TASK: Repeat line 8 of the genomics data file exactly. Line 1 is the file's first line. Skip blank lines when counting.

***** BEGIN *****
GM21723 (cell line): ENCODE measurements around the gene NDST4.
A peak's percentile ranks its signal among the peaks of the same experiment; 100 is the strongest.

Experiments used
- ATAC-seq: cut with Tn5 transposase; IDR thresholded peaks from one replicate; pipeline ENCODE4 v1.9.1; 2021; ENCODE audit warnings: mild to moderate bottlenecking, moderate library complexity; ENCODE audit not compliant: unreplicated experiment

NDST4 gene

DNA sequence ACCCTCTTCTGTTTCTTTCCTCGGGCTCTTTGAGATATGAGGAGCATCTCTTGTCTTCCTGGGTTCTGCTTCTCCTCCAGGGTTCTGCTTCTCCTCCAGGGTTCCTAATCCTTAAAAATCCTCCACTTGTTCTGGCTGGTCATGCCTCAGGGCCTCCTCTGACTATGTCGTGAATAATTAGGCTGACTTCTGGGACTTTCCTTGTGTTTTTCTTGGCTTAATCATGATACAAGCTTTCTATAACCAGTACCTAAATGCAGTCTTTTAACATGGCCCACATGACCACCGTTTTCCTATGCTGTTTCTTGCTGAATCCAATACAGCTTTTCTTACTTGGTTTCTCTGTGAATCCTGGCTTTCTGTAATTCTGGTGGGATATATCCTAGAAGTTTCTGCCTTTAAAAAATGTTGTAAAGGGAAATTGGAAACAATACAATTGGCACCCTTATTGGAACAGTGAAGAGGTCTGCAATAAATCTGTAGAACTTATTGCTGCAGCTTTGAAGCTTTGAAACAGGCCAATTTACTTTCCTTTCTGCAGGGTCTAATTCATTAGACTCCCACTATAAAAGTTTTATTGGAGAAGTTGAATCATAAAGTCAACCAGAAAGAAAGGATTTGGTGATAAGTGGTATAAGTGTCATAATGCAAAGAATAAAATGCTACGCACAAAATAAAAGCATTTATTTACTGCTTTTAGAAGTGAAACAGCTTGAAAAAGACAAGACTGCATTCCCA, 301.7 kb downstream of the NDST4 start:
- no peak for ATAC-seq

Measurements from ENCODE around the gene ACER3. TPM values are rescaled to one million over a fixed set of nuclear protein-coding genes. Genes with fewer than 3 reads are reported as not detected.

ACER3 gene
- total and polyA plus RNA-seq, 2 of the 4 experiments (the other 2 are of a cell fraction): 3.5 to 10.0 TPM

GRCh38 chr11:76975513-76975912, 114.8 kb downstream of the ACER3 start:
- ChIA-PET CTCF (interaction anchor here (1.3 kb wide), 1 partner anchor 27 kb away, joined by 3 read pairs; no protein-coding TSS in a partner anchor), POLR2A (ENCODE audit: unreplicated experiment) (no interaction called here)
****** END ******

Measurements from ENCODE around the gene ACER3. TPM values are rescaled to one million over a fixed set of nuclear protein-coding genes. Genes with fewer than 3 reads are reported as not detected.